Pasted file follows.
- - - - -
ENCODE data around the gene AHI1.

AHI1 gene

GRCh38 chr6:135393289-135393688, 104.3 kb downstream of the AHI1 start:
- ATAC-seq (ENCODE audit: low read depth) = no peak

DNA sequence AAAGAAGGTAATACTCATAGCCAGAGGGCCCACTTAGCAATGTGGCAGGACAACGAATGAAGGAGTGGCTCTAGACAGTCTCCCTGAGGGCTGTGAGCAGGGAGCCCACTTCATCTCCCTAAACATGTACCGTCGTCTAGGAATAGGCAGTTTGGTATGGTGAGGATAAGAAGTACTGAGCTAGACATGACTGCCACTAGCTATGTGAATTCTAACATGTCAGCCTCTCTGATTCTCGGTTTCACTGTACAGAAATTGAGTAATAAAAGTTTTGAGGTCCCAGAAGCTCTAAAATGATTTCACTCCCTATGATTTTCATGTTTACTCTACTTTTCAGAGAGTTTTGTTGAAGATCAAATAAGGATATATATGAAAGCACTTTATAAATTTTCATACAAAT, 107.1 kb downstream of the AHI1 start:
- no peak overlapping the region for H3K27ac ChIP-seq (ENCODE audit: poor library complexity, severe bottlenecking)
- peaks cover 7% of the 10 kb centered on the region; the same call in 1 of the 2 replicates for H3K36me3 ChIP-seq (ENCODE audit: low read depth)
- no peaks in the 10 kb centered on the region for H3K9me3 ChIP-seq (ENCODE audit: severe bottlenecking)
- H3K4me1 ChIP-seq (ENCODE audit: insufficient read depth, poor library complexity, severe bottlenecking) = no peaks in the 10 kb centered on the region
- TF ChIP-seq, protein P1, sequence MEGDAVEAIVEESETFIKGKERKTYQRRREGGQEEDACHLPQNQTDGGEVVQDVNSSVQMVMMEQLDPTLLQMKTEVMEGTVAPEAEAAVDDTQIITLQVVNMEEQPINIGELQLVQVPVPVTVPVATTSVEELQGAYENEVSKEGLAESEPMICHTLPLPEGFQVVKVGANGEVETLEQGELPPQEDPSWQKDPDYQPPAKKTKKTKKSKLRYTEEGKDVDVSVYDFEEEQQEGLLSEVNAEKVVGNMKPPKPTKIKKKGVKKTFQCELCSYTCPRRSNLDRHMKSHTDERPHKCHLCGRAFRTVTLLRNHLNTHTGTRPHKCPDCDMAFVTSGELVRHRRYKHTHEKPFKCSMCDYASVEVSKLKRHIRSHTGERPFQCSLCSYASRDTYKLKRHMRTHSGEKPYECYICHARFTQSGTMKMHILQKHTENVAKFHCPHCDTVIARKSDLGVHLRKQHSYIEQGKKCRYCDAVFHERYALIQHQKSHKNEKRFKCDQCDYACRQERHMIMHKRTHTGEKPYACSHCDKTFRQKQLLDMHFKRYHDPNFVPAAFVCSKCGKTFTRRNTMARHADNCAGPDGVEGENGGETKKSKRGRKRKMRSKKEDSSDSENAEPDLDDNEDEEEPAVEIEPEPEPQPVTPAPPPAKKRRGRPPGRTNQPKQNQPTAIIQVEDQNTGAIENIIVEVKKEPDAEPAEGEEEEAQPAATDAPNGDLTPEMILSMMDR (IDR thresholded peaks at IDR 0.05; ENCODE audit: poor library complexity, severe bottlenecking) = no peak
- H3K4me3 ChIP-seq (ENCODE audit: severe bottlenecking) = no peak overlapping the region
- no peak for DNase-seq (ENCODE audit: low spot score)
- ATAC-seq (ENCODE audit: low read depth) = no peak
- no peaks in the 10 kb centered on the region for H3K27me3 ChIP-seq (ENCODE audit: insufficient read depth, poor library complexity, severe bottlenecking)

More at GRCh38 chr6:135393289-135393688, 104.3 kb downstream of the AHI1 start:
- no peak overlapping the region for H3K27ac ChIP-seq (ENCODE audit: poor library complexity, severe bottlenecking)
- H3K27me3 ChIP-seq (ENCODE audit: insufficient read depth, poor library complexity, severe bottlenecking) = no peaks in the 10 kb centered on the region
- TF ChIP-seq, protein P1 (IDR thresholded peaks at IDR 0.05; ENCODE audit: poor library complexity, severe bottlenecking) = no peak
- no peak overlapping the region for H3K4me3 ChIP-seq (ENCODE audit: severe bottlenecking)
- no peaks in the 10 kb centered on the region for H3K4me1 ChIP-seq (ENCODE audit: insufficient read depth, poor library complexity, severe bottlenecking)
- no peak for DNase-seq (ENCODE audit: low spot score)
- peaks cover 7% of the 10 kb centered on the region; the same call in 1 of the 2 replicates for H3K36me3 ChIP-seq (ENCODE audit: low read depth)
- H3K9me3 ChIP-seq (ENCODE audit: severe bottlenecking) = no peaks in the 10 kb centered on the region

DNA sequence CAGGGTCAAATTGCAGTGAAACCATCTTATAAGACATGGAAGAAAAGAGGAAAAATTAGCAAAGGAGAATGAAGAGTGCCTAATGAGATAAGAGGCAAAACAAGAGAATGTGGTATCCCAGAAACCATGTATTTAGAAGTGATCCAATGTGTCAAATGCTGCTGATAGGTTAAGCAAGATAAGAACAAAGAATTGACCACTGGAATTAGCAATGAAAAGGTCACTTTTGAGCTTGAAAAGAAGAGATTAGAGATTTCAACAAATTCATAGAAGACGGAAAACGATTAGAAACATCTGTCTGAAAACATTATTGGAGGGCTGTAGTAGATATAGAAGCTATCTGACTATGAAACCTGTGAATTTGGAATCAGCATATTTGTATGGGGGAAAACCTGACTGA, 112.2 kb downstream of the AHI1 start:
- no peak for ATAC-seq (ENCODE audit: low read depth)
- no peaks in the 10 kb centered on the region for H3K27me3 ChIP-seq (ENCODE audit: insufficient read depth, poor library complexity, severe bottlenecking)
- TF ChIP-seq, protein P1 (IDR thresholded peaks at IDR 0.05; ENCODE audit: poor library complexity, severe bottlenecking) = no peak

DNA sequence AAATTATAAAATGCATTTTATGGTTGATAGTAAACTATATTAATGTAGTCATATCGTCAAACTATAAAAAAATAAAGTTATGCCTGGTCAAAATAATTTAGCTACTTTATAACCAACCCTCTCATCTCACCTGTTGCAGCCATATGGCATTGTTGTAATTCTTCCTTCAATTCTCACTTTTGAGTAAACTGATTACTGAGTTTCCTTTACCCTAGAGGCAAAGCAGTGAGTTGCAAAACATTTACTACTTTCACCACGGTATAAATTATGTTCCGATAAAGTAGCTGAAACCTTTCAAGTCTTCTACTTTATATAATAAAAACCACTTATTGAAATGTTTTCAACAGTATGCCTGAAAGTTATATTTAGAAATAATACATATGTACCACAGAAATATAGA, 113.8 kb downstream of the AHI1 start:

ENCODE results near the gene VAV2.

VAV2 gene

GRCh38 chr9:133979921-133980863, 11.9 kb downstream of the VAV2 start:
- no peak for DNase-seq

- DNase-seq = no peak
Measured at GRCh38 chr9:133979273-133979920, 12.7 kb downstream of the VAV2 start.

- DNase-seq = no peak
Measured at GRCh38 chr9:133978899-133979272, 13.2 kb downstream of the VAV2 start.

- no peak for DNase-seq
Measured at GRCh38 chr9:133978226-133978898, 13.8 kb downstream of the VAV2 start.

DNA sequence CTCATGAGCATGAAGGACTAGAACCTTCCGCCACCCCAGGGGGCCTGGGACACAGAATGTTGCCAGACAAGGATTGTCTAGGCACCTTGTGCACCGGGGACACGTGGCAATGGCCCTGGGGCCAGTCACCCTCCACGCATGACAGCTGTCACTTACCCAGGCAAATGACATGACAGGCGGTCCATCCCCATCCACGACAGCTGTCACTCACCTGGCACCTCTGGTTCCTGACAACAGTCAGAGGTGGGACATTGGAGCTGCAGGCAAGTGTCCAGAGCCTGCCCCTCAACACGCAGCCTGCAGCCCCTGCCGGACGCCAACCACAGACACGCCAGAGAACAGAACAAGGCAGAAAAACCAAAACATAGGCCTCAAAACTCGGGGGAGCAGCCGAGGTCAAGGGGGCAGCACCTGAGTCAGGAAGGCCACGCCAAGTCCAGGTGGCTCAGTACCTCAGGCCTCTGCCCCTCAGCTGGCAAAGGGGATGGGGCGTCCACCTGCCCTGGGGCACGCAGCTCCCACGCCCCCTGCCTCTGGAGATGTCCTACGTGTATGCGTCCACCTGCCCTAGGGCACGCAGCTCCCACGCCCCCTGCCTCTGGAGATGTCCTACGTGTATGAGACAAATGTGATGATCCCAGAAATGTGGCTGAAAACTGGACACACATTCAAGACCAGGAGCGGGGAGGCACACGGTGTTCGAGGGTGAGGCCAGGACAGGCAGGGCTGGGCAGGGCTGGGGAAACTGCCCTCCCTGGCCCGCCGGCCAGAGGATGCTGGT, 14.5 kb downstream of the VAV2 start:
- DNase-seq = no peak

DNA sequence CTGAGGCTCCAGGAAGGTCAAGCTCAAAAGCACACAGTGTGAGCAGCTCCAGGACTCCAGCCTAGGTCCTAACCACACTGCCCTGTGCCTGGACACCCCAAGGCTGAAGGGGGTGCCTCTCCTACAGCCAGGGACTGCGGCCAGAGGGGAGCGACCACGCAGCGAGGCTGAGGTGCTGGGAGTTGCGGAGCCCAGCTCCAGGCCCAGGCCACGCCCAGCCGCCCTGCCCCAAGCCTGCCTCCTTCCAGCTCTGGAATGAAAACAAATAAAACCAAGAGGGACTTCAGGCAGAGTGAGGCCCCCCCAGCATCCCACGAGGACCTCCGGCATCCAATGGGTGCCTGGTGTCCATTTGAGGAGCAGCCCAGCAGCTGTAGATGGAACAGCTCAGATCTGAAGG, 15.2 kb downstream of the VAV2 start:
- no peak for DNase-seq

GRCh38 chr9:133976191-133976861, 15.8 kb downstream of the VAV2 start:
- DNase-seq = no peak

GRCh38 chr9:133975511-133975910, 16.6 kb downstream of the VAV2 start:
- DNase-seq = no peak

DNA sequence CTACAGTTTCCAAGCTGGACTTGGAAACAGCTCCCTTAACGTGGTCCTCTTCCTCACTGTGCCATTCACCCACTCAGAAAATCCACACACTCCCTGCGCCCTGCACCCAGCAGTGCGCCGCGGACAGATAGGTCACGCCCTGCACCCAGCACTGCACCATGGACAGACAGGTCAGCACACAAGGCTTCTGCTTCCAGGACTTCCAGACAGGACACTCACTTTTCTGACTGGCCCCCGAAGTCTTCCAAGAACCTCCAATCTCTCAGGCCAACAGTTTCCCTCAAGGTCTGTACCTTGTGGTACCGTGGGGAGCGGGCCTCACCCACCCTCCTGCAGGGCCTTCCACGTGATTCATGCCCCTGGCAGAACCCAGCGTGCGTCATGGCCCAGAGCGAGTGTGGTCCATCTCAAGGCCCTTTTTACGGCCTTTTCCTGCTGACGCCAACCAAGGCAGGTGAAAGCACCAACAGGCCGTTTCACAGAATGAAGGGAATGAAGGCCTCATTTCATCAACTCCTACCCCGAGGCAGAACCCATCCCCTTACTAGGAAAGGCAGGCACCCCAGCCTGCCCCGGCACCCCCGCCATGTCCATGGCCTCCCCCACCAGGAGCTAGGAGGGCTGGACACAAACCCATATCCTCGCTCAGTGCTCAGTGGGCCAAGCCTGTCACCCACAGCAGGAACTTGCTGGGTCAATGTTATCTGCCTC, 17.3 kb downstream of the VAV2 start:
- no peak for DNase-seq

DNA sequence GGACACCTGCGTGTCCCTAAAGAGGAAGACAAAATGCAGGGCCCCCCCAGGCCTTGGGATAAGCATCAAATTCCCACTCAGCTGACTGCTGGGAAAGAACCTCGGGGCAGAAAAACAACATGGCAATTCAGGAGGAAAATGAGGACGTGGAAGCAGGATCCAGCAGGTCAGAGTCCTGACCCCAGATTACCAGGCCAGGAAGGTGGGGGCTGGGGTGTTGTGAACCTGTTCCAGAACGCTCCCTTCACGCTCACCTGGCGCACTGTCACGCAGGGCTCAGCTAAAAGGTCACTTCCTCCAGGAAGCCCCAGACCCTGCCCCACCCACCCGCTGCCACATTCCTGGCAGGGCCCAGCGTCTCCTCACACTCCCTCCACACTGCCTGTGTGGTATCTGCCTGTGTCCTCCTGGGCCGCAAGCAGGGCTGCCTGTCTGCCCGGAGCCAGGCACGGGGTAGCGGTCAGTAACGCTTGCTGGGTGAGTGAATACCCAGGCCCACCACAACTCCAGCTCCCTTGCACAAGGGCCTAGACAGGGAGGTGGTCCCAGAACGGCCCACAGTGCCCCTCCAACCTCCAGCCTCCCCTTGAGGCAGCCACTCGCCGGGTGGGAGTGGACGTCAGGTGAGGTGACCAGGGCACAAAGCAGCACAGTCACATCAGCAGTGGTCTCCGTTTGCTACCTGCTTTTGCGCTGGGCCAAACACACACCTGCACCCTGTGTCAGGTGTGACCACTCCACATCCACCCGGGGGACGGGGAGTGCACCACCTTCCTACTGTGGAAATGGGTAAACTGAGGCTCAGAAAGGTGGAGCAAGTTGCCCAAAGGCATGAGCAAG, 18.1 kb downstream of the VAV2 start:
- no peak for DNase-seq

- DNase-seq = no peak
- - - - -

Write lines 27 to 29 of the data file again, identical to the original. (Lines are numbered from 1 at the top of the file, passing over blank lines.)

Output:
- TF ChIP-seq, protein P1 (IDR thresholded peaks at IDR 0.05; ENCODE audit: poor library complexity, severe bottlenecking) = no peak

DNA sequence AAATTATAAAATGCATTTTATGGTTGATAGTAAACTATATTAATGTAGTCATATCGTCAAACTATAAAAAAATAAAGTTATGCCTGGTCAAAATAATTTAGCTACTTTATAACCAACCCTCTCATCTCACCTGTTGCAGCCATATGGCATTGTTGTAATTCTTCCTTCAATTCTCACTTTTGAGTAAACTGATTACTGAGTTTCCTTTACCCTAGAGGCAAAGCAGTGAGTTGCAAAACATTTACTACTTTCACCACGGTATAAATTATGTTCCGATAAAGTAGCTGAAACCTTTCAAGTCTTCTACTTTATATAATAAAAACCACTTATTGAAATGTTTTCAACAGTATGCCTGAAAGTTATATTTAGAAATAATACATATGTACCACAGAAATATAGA, 113.8 kb downstream of the AHI1 start:

ENCODE results near the gene VAV2.